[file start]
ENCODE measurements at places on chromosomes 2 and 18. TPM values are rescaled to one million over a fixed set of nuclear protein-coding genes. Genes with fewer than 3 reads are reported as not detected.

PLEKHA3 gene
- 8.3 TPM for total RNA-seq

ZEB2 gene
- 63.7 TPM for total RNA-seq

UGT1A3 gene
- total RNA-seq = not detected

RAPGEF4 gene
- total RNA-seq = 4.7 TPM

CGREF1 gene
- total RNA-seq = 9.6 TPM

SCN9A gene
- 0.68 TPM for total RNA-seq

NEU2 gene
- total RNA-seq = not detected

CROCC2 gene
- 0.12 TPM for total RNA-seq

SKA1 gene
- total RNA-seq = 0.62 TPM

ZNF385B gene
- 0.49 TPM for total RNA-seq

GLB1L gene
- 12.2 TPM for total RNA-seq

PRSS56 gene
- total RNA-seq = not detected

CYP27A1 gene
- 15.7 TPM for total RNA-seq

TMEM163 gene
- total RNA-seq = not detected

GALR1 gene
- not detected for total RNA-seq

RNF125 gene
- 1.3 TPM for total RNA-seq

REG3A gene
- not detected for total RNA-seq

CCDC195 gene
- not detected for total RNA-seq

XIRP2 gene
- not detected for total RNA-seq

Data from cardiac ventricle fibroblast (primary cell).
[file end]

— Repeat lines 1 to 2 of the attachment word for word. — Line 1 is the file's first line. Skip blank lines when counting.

ENCODE measurements at places on chromosomes 2 and 18. TPM values are rescaled to one million over a fixed set of nuclear protein-coding genes. Genes with fewer than 3 reads are reported as not detected.

PLEKHA3 gene